Changing Lightby Nora Gallagher
Nora Gallagher’s elegant debut novel is a love story set in Los Alamos in 1945, in the shadow of the creation of the first atomic bomb.During the last summer of World War II, in the beautiful high desert of New Mexico, a young painter, Eleanor Garrigue, discovers a delirious man lying by the river. She takes him in and cares for him, not knowing that he is
Nora Gallagher’s elegant debut novel is a love story set in Los Alamos in 1945, in the shadow of the creation of the first atomic bomb.During the last summer of World War II, in the beautiful high desert of New Mexico, a young painter, Eleanor Garrigue, discovers a delirious man lying by the river. She takes him in and cares for him, not knowing that he is Leo Kavan, a physicist who has fled Los Alamos after a deadly radiation accident. Eleanor herself has left New York to escape a stifling marriage and to renew her painting in the pure desert light. As the two reveal themselves to each other, their pasts and the present unfold in tandem, taking us from the heady New York art world to Einstein’s Berlin, from English bomb labs to the hidden city of Los Alamos. As their enemies close in, they find temporary solace together, connected and changed in unexpected ways by the brutal radiance of the war and their fierce love.
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Read an Excerpt
Gallagher: CHANGING LIGHT
Eleanor stood up in the garden from tilling a plot for early lettuce, shook off her hands, and stuffed them into the sleeves of her brown wool sweater. The wind was up; it blew dirt from the adobe wall into the newly hoed ground, dry pods from the chamisa bushes rattled like bones. She walked toward the house, sniffing the air like the dog beside her, climbed the steps to the door, opened it, walked past the stove, her hands still nestled in the sleeves—like one of those Chinamen, she thought to herself—and turned into the bedroom, where she’d put him last night.
All night long he’d listed between sleep and a rushing wakefulness, muttering in what she thought was German but couldn’t be sure. “Lotte,” he cried. “Raus aus dem Feuer!” And then, a word she thought might be English but didn’t know. “Implosion,” he said. She had placed rags on his head soaked in water and chamisa to break his fever, get him to sweat. He looked to her like men she’d met in New York: dark, Jewish, probably; curly black hair. Last night, when she’d found him lying in the bosque beside the river, his face was turned toward the sky. The dog circled him. She bent over him, her heart beating in her throat. His lips were cracked, his eyes shut. His wet khaki pants clung to his legs like vines. He grasped a pair of boots by their laces and a heavy belt in his right hand. Her eyes moved from the boots to the river and the mesa that rose up on the other side.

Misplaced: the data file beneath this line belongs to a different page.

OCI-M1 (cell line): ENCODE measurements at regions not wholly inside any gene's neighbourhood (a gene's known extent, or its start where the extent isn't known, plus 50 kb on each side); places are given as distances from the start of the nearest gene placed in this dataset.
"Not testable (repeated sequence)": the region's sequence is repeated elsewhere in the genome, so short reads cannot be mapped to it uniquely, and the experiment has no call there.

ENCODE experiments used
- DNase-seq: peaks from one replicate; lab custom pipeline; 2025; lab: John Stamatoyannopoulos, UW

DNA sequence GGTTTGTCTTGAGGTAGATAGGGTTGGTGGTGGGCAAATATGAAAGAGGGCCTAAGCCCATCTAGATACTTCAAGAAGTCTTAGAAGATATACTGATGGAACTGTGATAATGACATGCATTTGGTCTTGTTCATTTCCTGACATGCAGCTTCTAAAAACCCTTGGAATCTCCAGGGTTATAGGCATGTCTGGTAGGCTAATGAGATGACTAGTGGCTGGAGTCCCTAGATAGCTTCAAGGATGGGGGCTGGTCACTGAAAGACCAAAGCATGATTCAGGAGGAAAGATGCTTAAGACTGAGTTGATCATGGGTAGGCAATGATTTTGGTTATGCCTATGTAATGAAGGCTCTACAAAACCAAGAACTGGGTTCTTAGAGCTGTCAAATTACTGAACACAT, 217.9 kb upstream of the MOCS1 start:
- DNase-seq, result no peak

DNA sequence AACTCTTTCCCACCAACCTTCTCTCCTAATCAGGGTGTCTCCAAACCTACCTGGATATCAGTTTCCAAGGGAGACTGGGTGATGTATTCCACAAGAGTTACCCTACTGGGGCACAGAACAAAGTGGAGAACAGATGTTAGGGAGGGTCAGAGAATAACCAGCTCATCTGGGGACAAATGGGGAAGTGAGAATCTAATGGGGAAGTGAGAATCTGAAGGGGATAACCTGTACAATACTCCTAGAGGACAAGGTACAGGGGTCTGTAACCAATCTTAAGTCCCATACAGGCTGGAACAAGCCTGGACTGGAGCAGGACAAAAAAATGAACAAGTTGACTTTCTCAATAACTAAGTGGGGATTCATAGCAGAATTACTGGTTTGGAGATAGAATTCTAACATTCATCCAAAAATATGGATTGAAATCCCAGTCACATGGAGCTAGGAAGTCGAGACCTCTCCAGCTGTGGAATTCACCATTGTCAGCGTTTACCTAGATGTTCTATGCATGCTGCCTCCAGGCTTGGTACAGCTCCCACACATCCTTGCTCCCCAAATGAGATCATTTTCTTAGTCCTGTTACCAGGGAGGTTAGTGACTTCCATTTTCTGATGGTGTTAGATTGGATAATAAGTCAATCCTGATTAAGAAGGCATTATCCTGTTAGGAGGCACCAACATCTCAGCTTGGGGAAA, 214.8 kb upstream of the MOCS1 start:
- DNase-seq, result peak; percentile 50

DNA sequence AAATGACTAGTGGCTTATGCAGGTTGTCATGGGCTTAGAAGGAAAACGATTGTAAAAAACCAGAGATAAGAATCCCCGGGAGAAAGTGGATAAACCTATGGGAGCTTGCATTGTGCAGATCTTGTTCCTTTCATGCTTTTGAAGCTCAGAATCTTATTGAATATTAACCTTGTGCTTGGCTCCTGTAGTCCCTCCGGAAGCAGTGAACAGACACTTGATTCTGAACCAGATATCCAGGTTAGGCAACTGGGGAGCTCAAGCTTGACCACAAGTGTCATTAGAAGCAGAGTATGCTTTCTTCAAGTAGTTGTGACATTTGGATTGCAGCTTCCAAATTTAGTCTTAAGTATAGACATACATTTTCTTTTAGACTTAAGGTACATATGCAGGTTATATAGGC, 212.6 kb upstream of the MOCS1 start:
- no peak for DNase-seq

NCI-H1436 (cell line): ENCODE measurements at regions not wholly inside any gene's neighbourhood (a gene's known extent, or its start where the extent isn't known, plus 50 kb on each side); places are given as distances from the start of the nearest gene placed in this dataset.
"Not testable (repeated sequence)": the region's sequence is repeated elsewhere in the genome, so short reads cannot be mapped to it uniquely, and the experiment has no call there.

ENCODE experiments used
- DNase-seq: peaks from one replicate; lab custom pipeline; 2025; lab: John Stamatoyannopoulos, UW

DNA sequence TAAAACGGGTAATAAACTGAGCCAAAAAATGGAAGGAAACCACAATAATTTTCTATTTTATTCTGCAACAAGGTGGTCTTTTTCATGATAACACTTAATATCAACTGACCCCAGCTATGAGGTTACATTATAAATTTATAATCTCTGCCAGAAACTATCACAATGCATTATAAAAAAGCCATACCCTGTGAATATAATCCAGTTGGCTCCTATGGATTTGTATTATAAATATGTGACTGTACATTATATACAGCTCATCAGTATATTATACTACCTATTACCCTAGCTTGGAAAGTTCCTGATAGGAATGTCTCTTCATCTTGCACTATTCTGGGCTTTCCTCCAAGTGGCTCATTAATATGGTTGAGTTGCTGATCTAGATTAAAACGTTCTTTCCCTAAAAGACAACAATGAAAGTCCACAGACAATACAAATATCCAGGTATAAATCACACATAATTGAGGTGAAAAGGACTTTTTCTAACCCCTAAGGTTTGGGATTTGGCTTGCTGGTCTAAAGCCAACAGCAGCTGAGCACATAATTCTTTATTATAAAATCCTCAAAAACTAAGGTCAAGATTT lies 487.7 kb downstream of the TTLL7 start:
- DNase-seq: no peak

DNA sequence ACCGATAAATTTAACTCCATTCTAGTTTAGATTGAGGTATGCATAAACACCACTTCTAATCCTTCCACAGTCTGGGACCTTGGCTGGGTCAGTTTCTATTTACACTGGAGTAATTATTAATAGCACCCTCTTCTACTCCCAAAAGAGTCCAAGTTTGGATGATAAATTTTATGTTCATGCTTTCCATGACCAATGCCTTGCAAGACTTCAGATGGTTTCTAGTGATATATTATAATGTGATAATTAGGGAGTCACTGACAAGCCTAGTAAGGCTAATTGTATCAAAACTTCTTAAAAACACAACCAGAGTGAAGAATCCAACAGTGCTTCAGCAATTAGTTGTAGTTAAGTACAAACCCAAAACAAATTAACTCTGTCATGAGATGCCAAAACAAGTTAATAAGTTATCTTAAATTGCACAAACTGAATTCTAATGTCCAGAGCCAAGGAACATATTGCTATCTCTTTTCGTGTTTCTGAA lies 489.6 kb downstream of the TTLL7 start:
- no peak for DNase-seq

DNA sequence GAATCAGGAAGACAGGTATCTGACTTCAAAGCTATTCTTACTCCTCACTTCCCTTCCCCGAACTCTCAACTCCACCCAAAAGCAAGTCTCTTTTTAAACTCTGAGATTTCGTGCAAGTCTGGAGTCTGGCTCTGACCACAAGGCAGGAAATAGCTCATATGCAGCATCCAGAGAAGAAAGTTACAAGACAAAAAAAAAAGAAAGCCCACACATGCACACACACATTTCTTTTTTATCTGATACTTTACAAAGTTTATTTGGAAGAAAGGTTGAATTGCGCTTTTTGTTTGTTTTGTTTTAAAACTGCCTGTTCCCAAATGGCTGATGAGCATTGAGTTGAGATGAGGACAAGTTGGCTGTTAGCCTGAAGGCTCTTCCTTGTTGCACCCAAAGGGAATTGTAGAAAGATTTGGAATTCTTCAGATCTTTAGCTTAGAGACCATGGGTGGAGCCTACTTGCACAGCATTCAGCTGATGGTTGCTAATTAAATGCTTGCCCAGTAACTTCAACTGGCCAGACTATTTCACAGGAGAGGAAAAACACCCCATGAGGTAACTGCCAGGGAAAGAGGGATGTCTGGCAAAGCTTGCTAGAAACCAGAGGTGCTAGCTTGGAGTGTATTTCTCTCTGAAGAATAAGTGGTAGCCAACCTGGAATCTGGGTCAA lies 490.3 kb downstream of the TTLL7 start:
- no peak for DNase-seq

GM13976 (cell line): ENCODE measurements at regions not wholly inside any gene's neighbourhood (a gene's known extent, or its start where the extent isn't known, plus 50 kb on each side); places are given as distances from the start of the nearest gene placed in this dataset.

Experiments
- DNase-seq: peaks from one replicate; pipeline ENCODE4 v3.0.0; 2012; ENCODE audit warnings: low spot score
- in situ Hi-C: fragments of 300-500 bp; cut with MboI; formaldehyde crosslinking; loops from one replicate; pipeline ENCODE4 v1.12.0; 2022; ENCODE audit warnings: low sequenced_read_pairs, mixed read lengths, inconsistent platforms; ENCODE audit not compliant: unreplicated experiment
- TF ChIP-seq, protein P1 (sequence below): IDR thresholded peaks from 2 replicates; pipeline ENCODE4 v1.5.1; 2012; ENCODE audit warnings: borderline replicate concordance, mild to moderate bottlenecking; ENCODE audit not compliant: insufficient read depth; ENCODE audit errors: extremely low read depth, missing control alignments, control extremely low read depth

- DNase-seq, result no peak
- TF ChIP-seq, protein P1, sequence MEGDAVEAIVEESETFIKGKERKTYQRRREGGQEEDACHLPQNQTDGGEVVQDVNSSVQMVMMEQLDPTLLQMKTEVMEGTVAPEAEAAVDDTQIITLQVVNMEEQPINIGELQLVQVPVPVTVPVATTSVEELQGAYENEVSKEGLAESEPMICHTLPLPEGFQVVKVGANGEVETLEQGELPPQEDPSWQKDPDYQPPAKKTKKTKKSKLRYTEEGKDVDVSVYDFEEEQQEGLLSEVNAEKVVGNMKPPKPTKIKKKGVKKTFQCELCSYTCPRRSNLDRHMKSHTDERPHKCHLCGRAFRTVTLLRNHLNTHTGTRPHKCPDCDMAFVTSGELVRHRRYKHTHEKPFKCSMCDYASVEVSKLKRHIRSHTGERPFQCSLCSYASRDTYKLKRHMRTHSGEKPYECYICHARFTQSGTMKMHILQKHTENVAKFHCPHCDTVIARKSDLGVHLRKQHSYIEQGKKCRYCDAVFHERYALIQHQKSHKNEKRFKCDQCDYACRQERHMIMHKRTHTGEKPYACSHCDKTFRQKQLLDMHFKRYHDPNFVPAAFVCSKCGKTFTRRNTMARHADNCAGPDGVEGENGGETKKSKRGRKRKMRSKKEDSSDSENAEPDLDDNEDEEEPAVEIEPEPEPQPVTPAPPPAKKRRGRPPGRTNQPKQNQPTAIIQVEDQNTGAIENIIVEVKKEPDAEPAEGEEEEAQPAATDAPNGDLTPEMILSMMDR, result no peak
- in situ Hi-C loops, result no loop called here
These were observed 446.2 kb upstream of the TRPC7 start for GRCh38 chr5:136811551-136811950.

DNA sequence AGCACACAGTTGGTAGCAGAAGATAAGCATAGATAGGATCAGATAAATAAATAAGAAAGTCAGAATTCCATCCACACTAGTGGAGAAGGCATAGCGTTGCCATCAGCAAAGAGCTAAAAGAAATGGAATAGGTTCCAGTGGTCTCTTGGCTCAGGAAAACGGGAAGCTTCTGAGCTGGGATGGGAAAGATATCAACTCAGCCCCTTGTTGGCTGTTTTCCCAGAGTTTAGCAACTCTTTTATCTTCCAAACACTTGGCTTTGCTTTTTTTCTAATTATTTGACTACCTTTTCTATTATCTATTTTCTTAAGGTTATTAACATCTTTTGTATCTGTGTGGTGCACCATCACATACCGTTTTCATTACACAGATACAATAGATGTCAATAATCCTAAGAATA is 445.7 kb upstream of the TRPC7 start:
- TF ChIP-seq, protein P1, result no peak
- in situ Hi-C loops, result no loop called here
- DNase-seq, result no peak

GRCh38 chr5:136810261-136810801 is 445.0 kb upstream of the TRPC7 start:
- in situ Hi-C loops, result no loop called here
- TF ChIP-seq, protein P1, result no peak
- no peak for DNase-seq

She bent down. “Hello?” she said. “Hello.” His head moved, the eyelids lifted. His eyes were a pale, startling blue. “Lotte?” he said.
“No,” she replied. His accent on the name was thick, and in her memory she heard someone’s voice speaking with these inflections, like an echo off a high stone wall. “Are you ill?” “Ill,” he repeated, and ran his tongue over his lips. She walked back through thick sand to the Ford, took her canteen out of the glove box, returned. He drank in small gulps, like a bird; she could see the water traveling down his throat. Water spilled out of his mouth and onto his chest, and he shivered. She jerked the canteen away.
“Can you walk?”
She wrapped his head in her father’s old sweater, the sleeves crossed over his eyes. She stood between his legs, grasped his ankles, and pulled. When she got him to the Ford, she squatted down, put her arms under his shoulders, and heaved him up to sitting against the front tire, then pulled him forward, whispering to him as she would to a horse, “Easy, now, easy, don’t fall.”
She had planned to drive him straight to the hospital, but as she started the engine he whispered to her, “No doctors.” She looked over at him and saw in his face a barely controlled desperation. And so she took him home. She shouldered him into the house as she had her brother when he came home drunk from a debutante’s party, and tipped him into bed.